Taylor Carlson

Assistant Professor of Political Science
research interests:
  • American Politics
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    contact info:

    mailing address:

    • Washington University
    • MSC 1063-228-207
    • One Brookings Drive
    • St. Louis, MO 63130-4899
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    Professor Carlson studies American Politics with a focus on political communication and political psychology.

    Americans are increasingly concerned about where we learn about politics. The reality is that many Americans learn about politics from conversations with friends and family. In the face of fake news, misinformation, and polarization, Carlson studies the content and consequences of interpersonal political communication. Her research agenda includes three large projects: 1. Informational Consequences of Interpersonal Communication: The research stemming from my dissertation focuses on understanding how political information gets distorted through social transmission and why it matters. Carlson examines the content of interpersonal political communication, how it differs from other information sources, and how these differences affect political attitudes and behavior. While some of this work has been published in articles, she is transitioning this research into a book manuscript. 2. Contentious Interpersonal Political Interactions Project: This co-authored NSF-funded book project explores why some individuals engage in (or avoid) political interactions and how individuals actually experience political discussion. Jaime Settle and Carlson use survey, experimental, psychophysiological, and social network data in this project and related articles. 3. Evaluating the Impact of Political Networks Among Ethnoracial Minorities: This co-authored book project (under contract with Oxford University Press) investigates political discussion networks among ethnoracial minority groups. Marisa Abrajano, Lisa García Bedolla, and Carlson use original survey data matched with publicly available voter records to examine how political discussion networks vary between ethnoracial minority groups.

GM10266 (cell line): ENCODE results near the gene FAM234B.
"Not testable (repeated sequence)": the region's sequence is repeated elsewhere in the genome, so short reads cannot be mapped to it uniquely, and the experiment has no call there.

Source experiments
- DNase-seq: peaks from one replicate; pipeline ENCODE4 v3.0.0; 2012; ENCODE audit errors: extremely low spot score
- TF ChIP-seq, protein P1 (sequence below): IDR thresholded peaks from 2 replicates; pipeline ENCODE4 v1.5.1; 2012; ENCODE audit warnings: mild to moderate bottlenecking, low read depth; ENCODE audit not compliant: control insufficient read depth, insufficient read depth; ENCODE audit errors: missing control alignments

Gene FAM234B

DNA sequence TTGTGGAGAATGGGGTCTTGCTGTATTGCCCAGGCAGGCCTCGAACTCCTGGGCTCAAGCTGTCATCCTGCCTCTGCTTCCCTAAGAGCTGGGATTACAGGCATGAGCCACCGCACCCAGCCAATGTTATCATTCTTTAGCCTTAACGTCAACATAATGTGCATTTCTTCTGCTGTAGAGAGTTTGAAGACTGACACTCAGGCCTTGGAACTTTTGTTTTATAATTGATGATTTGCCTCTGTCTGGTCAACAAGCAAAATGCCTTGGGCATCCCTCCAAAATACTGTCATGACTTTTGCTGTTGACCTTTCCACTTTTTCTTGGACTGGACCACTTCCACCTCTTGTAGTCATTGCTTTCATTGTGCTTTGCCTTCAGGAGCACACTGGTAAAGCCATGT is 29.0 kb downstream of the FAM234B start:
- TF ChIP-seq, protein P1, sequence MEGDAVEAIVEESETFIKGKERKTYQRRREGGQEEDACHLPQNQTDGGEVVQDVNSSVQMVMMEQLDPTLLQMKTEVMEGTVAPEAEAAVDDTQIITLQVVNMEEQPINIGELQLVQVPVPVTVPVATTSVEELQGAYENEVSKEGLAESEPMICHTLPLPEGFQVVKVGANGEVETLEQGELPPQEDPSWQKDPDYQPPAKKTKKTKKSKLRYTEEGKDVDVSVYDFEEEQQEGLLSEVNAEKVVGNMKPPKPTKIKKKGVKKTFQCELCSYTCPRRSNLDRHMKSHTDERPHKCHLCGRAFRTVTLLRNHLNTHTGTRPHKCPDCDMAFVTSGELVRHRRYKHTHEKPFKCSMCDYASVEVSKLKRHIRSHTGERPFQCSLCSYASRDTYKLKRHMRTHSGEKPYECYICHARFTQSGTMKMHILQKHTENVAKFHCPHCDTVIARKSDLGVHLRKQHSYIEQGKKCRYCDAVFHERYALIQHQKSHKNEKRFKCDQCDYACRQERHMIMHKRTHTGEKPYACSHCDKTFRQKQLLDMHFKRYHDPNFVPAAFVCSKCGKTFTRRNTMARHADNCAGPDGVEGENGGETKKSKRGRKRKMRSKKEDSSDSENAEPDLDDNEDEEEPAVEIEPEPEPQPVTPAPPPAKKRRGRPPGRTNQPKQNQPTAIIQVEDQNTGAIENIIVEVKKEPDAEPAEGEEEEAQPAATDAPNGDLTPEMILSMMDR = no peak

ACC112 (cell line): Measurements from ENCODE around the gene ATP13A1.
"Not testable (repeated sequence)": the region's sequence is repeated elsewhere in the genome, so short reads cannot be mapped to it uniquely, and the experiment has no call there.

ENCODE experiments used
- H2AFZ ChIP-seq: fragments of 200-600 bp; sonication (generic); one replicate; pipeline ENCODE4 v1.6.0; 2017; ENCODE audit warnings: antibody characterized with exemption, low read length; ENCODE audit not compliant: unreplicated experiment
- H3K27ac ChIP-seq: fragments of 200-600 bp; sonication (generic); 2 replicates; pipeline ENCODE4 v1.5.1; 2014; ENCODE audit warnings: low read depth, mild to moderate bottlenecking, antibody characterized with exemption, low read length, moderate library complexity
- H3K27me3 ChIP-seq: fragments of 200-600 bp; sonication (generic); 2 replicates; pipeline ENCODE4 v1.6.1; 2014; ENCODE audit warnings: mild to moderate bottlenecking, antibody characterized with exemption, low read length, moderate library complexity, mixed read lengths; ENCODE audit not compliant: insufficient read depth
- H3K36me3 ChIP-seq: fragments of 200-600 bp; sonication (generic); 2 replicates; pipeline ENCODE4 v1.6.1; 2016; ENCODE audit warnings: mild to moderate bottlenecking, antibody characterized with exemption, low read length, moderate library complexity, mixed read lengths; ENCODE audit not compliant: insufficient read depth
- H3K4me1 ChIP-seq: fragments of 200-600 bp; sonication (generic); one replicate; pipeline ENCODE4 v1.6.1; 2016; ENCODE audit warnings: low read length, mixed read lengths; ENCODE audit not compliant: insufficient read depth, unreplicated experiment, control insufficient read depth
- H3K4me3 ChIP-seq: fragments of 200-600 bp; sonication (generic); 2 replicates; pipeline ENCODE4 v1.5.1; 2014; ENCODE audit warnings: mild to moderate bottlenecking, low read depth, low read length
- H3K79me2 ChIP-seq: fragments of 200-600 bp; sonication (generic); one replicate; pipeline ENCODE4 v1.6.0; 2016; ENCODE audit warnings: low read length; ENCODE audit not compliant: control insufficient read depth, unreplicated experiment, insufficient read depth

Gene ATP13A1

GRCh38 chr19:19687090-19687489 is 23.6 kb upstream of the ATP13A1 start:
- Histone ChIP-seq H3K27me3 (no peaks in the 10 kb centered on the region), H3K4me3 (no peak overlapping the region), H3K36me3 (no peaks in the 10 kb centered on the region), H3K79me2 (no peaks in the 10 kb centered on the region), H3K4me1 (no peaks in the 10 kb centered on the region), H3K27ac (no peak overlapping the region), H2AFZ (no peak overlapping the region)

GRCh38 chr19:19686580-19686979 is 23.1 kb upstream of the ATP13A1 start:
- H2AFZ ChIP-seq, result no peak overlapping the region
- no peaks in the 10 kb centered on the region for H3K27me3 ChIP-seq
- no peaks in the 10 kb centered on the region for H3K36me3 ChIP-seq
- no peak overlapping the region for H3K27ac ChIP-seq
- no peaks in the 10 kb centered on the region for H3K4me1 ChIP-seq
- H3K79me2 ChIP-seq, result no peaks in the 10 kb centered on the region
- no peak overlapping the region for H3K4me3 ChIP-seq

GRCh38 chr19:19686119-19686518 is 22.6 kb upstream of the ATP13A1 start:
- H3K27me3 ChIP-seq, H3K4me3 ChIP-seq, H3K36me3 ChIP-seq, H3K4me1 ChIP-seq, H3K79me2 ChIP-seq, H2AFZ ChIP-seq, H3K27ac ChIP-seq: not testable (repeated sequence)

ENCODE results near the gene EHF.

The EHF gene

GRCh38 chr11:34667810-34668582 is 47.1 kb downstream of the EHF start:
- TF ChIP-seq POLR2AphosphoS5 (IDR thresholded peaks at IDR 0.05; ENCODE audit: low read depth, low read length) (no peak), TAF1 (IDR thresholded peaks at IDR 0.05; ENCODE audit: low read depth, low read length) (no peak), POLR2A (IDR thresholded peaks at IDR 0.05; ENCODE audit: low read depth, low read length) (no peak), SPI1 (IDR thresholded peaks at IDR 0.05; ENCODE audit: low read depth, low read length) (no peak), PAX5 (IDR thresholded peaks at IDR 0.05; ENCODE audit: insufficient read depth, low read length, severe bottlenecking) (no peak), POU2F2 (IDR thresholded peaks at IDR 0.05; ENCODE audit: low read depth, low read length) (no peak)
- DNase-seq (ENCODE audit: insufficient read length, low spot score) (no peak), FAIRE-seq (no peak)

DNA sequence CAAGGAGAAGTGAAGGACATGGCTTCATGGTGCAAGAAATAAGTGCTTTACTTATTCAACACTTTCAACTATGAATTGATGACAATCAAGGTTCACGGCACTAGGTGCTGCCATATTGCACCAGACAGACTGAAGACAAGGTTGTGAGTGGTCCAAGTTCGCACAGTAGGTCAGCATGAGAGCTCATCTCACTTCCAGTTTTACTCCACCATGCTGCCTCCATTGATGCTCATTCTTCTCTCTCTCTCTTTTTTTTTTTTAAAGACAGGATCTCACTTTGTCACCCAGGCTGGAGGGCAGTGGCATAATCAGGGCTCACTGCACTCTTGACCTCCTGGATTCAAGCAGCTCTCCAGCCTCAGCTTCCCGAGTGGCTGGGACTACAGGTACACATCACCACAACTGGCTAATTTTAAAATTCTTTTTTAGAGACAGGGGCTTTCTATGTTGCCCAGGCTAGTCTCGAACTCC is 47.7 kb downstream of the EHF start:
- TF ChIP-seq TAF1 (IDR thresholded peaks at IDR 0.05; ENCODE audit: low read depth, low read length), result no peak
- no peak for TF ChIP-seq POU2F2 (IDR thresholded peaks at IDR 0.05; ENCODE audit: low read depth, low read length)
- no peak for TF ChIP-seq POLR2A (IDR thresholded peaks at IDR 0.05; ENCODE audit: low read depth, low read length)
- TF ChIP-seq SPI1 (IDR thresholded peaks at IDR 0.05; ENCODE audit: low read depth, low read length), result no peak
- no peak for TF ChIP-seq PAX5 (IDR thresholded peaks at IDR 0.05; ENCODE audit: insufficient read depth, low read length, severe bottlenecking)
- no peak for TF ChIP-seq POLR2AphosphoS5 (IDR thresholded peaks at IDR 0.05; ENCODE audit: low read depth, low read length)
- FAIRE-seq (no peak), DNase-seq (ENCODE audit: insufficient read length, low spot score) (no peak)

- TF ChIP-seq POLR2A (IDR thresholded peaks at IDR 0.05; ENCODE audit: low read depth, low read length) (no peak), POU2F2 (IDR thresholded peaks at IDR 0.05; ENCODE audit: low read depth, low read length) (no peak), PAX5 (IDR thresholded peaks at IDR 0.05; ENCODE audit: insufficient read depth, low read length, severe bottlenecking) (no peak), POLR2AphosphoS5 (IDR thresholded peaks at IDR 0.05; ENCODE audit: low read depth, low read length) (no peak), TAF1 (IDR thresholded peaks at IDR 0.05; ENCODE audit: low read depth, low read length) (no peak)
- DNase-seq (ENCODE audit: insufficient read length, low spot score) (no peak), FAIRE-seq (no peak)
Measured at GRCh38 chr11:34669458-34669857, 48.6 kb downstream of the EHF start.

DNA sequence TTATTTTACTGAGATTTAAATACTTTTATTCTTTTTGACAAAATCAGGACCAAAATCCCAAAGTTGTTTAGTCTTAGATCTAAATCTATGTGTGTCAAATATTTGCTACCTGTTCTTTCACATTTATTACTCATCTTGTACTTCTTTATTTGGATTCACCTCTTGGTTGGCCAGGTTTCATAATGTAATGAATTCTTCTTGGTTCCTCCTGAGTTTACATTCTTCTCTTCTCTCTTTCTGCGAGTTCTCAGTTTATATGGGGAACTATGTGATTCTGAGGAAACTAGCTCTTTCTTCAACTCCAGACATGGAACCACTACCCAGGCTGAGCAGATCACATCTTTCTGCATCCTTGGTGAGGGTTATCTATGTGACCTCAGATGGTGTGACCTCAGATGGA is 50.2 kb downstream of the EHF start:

What Goes Without Saying

    What Goes Without Saying

    Why are political conversations uncomfortable for so many people? The current literature focuses on the structure of people's discussion networks and the frequency with which they talk about politics, but not the dynamics of the conversations themselves. In What Goes Without Saying, Taylor N. Carlson and Jaime E. Settle investigate how Americans navigate these discussions in their daily lives, with particular attention to the decision-making process around when and how to broach politics. The authors use a multi-methods approach to unpack what they call the 4D Framework of political conversation: identifying the ways that people detect others' views, decide whether to talk, discuss their opinions honestly―or not, and determine whether they will repeat the experience in the future. In developing a framework for studying and explaining political discussion as a social process, What Goes Without Saying will set the agenda for research in political science, psychology, communication, and sociology for decades to come.